The Effects of Retention Control Training and the Urine Alarm on Nocturnal Enuresis and Attributions for the Therapeutic Outcome
Thesis DisciplineHealth Sciences
Degree GrantorUniversity of Canterbury
Degree NameMaster of Science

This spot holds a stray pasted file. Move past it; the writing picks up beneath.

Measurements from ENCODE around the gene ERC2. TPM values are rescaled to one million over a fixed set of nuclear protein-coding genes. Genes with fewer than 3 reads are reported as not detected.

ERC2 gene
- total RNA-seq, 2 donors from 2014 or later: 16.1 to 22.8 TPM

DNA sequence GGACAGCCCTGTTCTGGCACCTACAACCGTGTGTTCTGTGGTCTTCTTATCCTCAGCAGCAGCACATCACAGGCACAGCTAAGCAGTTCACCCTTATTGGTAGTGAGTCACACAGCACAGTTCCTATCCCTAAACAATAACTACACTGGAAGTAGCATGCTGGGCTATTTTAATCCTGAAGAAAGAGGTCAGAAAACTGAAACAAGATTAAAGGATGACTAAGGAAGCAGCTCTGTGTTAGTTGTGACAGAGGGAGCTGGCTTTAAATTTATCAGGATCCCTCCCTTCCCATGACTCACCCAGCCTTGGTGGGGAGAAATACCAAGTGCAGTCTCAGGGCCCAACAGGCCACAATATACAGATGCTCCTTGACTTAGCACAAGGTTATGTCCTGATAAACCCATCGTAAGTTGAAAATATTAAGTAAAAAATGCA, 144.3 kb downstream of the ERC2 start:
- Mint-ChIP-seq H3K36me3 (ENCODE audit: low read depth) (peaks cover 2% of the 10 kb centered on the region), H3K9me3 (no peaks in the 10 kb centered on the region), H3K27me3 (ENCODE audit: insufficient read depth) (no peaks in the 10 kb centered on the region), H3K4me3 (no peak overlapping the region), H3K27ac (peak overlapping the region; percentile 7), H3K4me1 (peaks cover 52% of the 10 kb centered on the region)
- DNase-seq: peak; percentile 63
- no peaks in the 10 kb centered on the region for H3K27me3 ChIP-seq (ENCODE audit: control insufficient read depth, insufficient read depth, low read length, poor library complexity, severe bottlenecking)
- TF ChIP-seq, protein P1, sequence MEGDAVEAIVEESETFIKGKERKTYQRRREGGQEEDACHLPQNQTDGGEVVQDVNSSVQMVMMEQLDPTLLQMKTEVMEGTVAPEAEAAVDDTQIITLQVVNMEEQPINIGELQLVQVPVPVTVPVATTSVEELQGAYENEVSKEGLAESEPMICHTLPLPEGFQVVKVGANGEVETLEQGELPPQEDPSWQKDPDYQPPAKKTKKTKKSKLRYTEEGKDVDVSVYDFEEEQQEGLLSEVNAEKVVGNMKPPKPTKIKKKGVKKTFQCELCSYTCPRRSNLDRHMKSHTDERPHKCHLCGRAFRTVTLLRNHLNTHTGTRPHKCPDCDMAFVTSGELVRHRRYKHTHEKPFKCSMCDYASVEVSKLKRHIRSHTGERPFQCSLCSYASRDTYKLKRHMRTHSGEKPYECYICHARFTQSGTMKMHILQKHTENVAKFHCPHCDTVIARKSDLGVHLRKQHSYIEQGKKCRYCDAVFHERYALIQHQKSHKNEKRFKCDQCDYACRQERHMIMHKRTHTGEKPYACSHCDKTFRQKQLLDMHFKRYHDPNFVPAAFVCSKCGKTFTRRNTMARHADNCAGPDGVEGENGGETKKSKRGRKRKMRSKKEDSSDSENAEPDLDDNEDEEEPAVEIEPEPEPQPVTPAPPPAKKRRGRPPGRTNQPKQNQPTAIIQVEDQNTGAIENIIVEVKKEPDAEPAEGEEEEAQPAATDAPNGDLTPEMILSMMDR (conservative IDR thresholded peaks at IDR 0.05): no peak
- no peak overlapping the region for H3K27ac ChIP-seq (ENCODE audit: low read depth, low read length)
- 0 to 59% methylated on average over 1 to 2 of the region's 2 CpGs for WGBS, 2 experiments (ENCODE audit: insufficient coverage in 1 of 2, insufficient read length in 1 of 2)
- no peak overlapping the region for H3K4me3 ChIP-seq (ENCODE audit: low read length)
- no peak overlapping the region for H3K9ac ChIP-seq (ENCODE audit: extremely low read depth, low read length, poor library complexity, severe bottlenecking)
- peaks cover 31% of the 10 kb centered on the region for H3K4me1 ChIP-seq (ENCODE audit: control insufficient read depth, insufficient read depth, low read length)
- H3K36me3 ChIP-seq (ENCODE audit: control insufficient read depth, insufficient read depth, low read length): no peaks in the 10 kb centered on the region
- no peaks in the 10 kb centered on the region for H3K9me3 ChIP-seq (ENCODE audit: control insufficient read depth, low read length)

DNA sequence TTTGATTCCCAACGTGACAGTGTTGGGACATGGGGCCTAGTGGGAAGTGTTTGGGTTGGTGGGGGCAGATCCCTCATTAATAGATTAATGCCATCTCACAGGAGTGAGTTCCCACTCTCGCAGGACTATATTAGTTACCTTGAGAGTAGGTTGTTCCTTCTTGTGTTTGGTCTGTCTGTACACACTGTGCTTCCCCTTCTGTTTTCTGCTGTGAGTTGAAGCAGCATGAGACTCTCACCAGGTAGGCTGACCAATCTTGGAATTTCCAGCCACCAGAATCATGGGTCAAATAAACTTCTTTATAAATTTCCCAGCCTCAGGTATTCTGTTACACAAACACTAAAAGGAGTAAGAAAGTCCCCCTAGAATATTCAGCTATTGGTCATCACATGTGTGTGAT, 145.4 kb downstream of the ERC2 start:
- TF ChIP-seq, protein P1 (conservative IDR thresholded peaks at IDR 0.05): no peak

Nocturnal enuresis is one of the most common and pervasive childhood problems. Without effective intervention, the child's nocturnal enuresis may persist. This may result in possible distress and even psychological problems in the child. The current study had two aims. The first aim was to examine the effectiveness of retention control training, and the urine alarm if necessary, as an intervention for primary nocturnal enuresis. The second aim was to explore children's attributions for the therapeutic outcome of the intervention method regarding their nocturnal enuresis. The first aim was important, as previous research has revealed contradictory findings. The second aim was also important, as to date, research has neglected to explore this topic. Six children aged 8 to 12 years and their primary caregivers participated in the current study. Attribution data was obtained at three intervals through one-on-one semi-structured interviews between the researcher and child. Results found that with retention control training: one child achieved nocturnal urinary continence, three children decreased the number of their wet nights, and two children failed to respond. The addition of the urine alarm enabled three more children to achieve nocturnal urinary continence. In terms of attributions, results found that brief psycho-education appeared to have influenced these children‟s attributions. However, overall attribution findings suggested that children perceived researcher assistance, unknown factors, and the techniques used in retention control training to have influenced their success in the achievement of nocturnal urinary continence. These results would help to inform general practitioners and psychologists in terms of intervention recommendations for evidence-based practice, and future research.